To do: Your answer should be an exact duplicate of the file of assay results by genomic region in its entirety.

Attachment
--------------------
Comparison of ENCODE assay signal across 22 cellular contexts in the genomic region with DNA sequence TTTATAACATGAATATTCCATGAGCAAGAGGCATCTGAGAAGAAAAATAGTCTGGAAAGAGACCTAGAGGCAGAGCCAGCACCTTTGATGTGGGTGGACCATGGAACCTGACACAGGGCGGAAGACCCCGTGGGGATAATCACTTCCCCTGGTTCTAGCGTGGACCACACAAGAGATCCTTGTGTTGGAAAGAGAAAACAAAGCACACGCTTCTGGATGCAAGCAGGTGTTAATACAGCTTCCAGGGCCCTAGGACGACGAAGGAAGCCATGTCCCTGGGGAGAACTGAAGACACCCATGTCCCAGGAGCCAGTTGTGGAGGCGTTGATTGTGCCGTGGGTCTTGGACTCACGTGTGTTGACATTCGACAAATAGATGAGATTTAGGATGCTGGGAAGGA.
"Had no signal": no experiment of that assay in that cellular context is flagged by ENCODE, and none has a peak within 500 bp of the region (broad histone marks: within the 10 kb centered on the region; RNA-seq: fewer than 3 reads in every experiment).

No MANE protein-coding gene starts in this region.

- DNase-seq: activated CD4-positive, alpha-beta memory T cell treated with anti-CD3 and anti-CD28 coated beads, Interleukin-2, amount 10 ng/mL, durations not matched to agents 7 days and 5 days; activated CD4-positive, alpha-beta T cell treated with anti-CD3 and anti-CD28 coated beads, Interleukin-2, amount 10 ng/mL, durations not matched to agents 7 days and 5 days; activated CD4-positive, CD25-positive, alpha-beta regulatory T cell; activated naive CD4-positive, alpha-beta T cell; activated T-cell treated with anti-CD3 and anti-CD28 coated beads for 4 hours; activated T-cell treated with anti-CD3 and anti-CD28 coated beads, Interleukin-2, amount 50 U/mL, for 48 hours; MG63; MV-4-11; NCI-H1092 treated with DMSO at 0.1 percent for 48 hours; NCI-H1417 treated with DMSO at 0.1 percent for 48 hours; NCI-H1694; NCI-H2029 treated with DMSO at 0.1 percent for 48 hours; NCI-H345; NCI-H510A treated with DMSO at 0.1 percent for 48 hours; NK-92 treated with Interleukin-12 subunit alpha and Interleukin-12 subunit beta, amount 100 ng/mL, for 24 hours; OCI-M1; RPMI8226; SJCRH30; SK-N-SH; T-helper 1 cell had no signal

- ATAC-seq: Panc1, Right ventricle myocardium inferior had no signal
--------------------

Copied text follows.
Comparison of ENCODE assay signal across 22 cellular contexts in the genomic region with DNA sequence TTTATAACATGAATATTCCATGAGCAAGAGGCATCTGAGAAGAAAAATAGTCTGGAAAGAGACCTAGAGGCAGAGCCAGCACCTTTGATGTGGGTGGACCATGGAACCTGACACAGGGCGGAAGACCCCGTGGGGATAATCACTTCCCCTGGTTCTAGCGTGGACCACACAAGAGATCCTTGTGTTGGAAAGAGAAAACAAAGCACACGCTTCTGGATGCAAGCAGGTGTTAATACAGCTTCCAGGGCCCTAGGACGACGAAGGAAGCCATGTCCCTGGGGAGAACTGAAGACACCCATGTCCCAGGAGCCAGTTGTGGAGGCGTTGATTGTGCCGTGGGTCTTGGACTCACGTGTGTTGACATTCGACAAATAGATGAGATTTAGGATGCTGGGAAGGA.
"Had no signal": no experiment of that assay in that cellular context is flagged by ENCODE, and none has a peak within 500 bp of the region (broad histone marks: within the 10 kb centered on the region; RNA-seq: fewer than 3 reads in every experiment).

No MANE protein-coding gene starts in this region.

- DNase-seq: activated CD4-positive, alpha-beta memory T cell treated with anti-CD3 and anti-CD28 coated beads, Interleukin-2, amount 10 ng/mL, durations not matched to agents 7 days and 5 days; activated CD4-positive, alpha-beta T cell treated with anti-CD3 and anti-CD28 coated beads, Interleukin-2, amount 10 ng/mL, durations not matched to agents 7 days and 5 days; activated CD4-positive, CD25-positive, alpha-beta regulatory T cell; activated naive CD4-positive, alpha-beta T cell; activated T-cell treated with anti-CD3 and anti-CD28 coated beads for 4 hours; activated T-cell treated with anti-CD3 and anti-CD28 coated beads, Interleukin-2, amount 50 U/mL, for 48 hours; MG63; MV-4-11; NCI-H1092 treated with DMSO at 0.1 percent for 48 hours; NCI-H1417 treated with DMSO at 0.1 percent for 48 hours; NCI-H1694; NCI-H2029 treated with DMSO at 0.1 percent for 48 hours; NCI-H345; NCI-H510A treated with DMSO at 0.1 percent for 48 hours; NK-92 treated with Interleukin-12 subunit alpha and Interleukin-12 subunit beta, amount 100 ng/mL, for 24 hours; OCI-M1; RPMI8226; SJCRH30; SK-N-SH; T-helper 1 cell had no signal

- ATAC-seq: Panc1, Right ventricle myocardium inferior had no signal